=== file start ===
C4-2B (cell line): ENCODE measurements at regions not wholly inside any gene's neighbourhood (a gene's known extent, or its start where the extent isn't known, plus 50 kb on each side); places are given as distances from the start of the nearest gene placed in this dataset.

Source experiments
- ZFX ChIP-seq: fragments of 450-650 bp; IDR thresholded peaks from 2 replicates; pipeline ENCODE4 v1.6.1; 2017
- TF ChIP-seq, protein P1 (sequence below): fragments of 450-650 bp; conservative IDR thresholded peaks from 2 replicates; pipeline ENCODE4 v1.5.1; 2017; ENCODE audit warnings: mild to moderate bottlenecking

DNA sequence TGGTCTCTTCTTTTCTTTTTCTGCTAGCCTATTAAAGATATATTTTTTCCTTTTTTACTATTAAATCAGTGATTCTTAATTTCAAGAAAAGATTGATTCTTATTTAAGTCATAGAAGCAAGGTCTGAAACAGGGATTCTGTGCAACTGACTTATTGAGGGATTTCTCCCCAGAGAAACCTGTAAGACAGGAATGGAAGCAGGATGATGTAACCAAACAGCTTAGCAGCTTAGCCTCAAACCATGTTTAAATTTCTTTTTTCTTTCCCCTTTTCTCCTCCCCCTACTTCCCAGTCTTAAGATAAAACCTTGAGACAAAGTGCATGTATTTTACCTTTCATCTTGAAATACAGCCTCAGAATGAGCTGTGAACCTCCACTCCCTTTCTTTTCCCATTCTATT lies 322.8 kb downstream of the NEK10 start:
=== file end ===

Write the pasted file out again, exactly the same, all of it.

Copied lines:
C4-2B (cell line): ENCODE measurements at regions not wholly inside any gene's neighbourhood (a gene's known extent, or its start where the extent isn't known, plus 50 kb on each side); places are given as distances from the start of the nearest gene placed in this dataset.

Source experiments
- ZFX ChIP-seq: fragments of 450-650 bp; IDR thresholded peaks from 2 replicates; pipeline ENCODE4 v1.6.1; 2017
- TF ChIP-seq, protein P1 (sequence below): fragments of 450-650 bp; conservative IDR thresholded peaks from 2 replicates; pipeline ENCODE4 v1.5.1; 2017; ENCODE audit warnings: mild to moderate bottlenecking

DNA sequence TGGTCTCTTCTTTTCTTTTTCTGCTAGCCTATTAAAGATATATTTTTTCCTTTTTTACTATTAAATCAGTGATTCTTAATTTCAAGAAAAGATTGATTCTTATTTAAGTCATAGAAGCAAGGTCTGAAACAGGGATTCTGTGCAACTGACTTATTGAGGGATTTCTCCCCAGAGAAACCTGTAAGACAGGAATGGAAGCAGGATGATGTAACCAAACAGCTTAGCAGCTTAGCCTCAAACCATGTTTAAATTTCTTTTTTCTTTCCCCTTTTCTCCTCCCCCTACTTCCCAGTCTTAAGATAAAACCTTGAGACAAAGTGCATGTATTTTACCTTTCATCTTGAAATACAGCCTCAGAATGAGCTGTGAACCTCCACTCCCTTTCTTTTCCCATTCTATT lies 322.8 kb downstream of the NEK10 start: